Fight racism with ‘fire and fury’

Fight racism with ‘fire and fury’

Donald Trump based much of his successful presidential campaign on an “us vs. them” approach to American society. His underlying message was that the good citizens of this country are under siege from others, outsiders, whether they were Mexican rapists or foreign-born Muslims or others to be feared and kept at bay. When he was elected, some of us thought the presidency would elevate him and that he would see a priority of his new role in seeking to unite the nation rather than further divide it. But his inauguration speech, with its stark images of “American carnage” and resentment of much of the rest of the world, indicated that nothing had changed, and the fear that nothing ever would.

In the wake of the president’s initial refusal to condemn the neo-Nazis, racists, anti-Semites, and other white nationalists and supremacists for the violence in Charlottesville, Va., last weekend, we are deeply disappointed — but not surprised. 

Whether he has courted the so-called alt-right for the last two years or simply refused to acknowledge or disown its support, the president must take responsibility for animating a shameful segment of society. As Jonathan Greenblatt, the national director and CEO of the Anti-Defamation League, said in a conference call with Jewish media on Monday, Trump has “emboldened” bigots “to move out of the shadows and into the spotlight.” 

In keeping with a disturbingly familiar pattern, the president, after increasing criticism of his initial statement had grown to a crescendo, stepped up and said the right thing on Monday, reading a statement that condemned “the KKK, neo-Nazis, white supremacists, and other hate groups that are repugnant to everything we hold dear as Americans.”

In April, after not mentioning the suffering of Jews specifically in his Holocaust Remembrance Day proclamation months earlier, the president acknowledged the murder of six million Jews in the Holocaust.

The question is why he’s so resistant to condemn this white nationalist movement? Why is it that a man so quick to publicly and angrily call out everyone from Senate Majority Leader Mitch McConnell, his key quarterback in Congress, to actress Meryl Streep to Merck’s African-American CEO Kenneth Frazier, is somehow unwilling or unable to blame violent bloodshed on American-style storm troopers giving the Sieg Heil salute, wearing swastikas, cursing Jews, and beating people up — and worse? Could it be because there are West Wing aides sympathetic to the cause? (There was mounting pressure this week from inside and outside the White House for the president to fire his chief strategist, former Breitbart editor and alt-right hero Stephen Bannon.)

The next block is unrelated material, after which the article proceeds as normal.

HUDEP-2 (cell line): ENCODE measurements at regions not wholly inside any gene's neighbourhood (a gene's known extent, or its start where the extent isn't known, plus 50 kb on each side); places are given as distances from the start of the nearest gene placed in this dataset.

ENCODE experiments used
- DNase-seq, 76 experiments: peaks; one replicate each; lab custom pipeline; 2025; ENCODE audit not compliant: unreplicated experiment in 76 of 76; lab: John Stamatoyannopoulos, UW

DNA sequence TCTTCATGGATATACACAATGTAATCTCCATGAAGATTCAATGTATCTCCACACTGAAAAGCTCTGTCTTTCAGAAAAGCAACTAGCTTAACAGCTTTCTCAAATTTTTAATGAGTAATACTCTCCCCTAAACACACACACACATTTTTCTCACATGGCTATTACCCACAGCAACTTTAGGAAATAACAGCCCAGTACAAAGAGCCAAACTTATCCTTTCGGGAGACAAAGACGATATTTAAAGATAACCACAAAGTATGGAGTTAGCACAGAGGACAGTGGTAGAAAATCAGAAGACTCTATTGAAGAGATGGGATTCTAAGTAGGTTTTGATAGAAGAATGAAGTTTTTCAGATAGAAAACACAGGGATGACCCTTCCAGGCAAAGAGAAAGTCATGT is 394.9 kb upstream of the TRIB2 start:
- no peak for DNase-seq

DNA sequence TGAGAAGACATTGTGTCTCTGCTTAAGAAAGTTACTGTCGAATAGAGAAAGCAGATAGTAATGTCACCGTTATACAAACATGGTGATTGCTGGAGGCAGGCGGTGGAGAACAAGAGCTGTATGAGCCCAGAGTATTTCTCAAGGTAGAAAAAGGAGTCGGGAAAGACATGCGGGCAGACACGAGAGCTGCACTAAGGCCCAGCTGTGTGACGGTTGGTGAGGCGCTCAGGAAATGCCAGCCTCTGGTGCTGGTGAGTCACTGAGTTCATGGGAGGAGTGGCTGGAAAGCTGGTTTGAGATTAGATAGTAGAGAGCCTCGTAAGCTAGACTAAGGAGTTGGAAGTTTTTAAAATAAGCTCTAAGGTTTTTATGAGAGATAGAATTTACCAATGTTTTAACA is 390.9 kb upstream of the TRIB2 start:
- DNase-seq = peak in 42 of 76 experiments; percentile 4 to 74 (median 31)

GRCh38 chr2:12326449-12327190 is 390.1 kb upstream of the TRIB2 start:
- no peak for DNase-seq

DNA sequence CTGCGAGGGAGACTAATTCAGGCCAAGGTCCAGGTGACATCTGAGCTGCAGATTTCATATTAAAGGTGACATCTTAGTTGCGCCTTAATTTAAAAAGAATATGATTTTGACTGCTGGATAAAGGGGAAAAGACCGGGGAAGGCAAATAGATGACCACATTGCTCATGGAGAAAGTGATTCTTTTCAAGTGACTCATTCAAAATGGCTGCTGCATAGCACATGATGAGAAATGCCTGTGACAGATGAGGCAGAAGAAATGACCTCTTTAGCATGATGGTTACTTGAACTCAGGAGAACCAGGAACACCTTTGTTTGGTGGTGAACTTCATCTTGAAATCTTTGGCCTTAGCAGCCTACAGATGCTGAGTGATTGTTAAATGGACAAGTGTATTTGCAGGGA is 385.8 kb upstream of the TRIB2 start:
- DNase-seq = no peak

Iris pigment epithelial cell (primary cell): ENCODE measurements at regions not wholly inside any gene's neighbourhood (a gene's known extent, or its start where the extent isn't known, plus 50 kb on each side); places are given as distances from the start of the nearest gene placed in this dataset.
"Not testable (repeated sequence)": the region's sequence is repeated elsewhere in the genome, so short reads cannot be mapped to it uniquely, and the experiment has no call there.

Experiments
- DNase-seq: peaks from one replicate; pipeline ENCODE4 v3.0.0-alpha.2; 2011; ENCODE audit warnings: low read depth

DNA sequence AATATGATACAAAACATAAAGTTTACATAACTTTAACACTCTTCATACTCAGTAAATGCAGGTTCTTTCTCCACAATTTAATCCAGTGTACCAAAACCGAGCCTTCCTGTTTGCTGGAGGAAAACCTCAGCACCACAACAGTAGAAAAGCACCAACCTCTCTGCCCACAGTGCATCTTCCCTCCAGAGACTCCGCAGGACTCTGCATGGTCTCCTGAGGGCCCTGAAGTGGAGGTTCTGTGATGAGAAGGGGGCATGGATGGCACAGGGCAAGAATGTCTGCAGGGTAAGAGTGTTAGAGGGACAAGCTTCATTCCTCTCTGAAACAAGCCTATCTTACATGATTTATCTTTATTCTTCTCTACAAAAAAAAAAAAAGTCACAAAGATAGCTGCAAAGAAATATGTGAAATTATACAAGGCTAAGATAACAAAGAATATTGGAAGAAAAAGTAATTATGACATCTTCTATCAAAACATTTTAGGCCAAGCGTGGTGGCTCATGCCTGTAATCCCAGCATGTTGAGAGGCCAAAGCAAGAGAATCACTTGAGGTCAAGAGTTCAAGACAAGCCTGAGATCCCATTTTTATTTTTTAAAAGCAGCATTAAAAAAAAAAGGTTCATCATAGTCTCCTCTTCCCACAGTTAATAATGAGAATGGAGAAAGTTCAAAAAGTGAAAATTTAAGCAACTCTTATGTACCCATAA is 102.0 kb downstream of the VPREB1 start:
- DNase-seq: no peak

We cannot read the president’s mind or heart. But it’s worth noting that while he has banked on his Jewish daughter, son-in-law, and grandchildren for capital in the Jewish community and against the notion that he is a racist, once again he has failed to denounce anti-Semitism — David Duke, the anti-Hillary tweet showing a six-pointed star next to a pile of money, the Holocaust Remembrance Day statement, the JCC bomb threats, and now Charlottesville. 

Republicans and Democrats in Washington, state and local officials, and civic leaders and clergy around the country were specific in immediately naming and blaming the instigators of the deadly rally. It seemed as if only the president was hesitant to take sides.

Now we’ve reached the point where the president makes news for condemning neo-Nazis, an incredibly low bar. But words aren’t enough to stem the swaggering haters from continuing their violent rallies. The response from the alt-right has been that Trump didn’t mean it, but rather was “bullied” into his second statement by the Jewish media. Adding to the confusion, on Tuesday the president doubled down on his initial comments, blaming “both sides” for the riot and lashing out at the “alt-left.”  

The government needs a plan to prevent further bloodshed, an effort to counter the next “Unite the Right” march with a nation united in resisting an ideology that seeks to negate the Torah’s most elemental teaching: that all are created equal in God’s image.

Charlottesville’s Jewish mayor, Michael Signer, suddenly thrust into the eye of the storm, suggested this week that in this tense new era in American life, a balance must be struck between freedom of expression, which he stands foursquare behind, and public safety. That kind of reappraisal seems to be in order these days.

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